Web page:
It's all in the math, kids. You should have paid more attention in Data Management
The tanking issue has been talked to death this offseason, so the obvious move was for me to spill more ink over this much-maligned strategy. I'll spare you the rehashing of arguments; you can read up on the anti and pro arguments (as they pertain to the Raptors) on your own time.
If you want the Raptors to tank this season...you're probably an idiot. I don't say that to insult your intelligence. It's just that the strategy of tanking is pretty stupid, and it's especially stupid for this year's version of the Toronto Raptors.
But fine, let's say you want to tank. Let's say you want to intentionally make the team really bad to land some ping-pong balls. How bad do you have to be, and how many ping-pong balls would you get?
Let's evaluate (skip to the jump!)
BUDGET: TOP 5 PICK
First, let's create our budget. If you believe the draft reports, the next upcoming NBA draft will be loaded with future all-NBA'ers. Multiple future all-NBA'ers. It's going to be one for the history books. Pick your favourite draft class; '84, '96, '03, whatever. It's going to be like that!
And one of the prospects is Canadian?! Maple boners up!
Okay, let's step back into reality for a second. I'm no draft expert by any means (I hate college basketball; it's on at the same time as NBA basketball, which is much better; why would I want to watch two teams worse than the Charlotte Bobcats play for little-to-no stakes), but there are a lot of things to consider.
First, none of these dudes have declared for the 2014 draft just yet. Not even one. A lot of things can happen between now and the draft; they could get injured, they could flop, they can decide to opt out of the draft, etc etc. It's too early to make any definitive statements (don't count your eggs).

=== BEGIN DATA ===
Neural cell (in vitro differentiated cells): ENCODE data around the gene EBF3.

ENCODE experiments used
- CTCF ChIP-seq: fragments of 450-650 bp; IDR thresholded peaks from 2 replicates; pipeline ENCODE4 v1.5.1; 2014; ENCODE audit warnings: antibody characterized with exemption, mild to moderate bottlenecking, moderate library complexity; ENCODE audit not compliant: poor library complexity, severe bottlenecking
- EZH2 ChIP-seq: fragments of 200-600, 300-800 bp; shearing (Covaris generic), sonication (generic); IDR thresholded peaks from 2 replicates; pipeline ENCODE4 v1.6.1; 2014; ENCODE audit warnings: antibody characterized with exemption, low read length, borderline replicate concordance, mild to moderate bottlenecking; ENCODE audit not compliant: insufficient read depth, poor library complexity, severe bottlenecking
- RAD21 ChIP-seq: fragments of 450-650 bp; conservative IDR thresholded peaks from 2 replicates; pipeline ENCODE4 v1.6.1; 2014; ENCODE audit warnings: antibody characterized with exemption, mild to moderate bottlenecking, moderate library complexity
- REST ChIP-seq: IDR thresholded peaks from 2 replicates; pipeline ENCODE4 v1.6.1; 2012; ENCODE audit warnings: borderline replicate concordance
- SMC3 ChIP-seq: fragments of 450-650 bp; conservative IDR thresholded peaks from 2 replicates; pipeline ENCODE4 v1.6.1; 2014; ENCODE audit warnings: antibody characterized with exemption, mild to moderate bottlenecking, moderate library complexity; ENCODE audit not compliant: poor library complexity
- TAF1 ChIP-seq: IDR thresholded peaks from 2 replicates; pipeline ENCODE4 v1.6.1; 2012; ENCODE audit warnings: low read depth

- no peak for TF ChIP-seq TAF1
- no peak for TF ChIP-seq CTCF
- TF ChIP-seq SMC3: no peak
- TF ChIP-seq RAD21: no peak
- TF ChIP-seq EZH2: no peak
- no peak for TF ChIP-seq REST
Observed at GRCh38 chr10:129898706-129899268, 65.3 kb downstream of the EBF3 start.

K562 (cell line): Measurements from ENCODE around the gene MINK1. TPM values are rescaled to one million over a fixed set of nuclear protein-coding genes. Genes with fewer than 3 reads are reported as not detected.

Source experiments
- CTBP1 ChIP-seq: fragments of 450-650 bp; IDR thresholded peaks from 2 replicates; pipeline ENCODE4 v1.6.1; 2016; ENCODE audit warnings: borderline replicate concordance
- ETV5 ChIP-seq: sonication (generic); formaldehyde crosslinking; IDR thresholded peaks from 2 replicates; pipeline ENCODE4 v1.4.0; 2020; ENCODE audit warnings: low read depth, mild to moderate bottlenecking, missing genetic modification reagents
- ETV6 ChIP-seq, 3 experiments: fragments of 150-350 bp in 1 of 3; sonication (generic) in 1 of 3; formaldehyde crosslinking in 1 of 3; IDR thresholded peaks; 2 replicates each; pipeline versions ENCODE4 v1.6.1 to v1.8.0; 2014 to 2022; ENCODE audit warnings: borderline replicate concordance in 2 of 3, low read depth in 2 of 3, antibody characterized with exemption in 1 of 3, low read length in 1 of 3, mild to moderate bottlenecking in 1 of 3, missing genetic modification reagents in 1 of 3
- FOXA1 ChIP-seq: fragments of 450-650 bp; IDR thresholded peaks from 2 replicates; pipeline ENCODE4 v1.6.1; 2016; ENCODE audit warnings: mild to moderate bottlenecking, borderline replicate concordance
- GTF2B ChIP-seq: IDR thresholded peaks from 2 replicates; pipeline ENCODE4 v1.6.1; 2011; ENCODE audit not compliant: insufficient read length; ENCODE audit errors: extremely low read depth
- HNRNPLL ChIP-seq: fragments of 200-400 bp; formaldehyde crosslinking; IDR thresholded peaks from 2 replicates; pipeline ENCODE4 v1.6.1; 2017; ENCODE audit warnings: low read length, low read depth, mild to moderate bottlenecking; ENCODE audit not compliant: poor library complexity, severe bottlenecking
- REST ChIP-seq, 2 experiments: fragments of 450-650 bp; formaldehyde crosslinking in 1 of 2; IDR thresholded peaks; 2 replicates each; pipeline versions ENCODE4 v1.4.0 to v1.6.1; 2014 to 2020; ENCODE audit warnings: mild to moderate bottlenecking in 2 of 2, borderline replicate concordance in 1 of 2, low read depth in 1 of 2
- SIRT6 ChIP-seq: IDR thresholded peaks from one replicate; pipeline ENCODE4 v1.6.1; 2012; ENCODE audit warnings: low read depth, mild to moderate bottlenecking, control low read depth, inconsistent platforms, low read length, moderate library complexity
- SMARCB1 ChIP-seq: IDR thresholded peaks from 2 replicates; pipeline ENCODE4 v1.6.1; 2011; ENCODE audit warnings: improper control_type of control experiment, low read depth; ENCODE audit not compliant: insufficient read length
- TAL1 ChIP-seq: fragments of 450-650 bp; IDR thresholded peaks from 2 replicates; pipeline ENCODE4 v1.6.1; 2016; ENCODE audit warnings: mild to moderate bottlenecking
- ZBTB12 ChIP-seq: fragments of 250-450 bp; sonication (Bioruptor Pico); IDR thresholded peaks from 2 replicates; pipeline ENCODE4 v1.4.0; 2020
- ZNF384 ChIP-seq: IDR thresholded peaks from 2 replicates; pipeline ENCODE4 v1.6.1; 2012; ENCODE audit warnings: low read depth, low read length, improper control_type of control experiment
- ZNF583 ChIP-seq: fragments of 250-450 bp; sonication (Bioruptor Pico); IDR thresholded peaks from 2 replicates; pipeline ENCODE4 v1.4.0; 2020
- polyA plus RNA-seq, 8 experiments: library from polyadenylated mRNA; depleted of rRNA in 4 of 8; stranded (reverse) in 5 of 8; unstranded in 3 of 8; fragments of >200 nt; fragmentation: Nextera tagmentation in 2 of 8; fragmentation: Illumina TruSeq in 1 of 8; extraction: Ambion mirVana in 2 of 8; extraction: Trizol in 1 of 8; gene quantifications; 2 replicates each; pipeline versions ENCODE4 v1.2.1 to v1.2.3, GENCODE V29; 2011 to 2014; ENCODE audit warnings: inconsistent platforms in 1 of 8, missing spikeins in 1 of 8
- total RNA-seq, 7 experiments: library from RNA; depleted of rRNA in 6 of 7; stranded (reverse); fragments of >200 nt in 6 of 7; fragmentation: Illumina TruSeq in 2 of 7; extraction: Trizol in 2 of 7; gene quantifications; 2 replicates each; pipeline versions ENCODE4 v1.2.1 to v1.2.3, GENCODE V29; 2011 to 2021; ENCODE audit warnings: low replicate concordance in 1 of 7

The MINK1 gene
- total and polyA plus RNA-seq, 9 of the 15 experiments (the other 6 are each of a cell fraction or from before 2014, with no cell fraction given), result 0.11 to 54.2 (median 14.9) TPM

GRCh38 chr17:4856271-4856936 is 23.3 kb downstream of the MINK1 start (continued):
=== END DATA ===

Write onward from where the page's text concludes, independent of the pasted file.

Second, if so many excellent players are coming for this draft, the extra competition might dissuade them (or at least their agents) to enter the draft. Why? Consider this; the difference in the salaries of the number one pick, as compared to the number 5 pick is a whooping 35%! Parlay this difference over the duration of the rookie scale contract (4 years, assuming all options are picked up), and it represents a difference of 5+ million.
But let's put all that aside for the sake of argument, let's assume that there will be FIVE franchise players in the next upcoming draft. Five is a lot; there are ~10 franchise players in the NBA at any given time.
Let's set the goal at landing a top-five pick (yes, I know that it's very possible that one of those golden-geese slips through the top-five, but then you're arguing against tanking). How can you land a top-5 pick? Consider the following odds (per Wikipedia):
The odds of landing a top 5 pick drops lower than 10% after the 8th seed (by reverse seeding), so let's just set the bar there. However, if you're really insistent on getting a top-5 pick, you probably wont be satisfied unless you have the 5th seed. But hey, since we're already stretching it, let's just play with the idea of 8th or better.
How shitty do you have to be to be 8th or worse? I've compiled the average records of the bottom-10 teams over the last five years. They are below:
Okay, so you'll basically have to win less than 29 games to get a bottom-8 record. This is tricky enough in a normal year, but this should be extra difficult in a year where so many teams are poised to tank (or at least be horrible).
But at least we now know what the goal is (per tanking). In order to have a 10% chance (or better) at a top-five pick, the Raptors need to win less than 29 games next season. With that in mind, let's see what they'll need to do to achieve this feat.
THE COST (jettisoning players)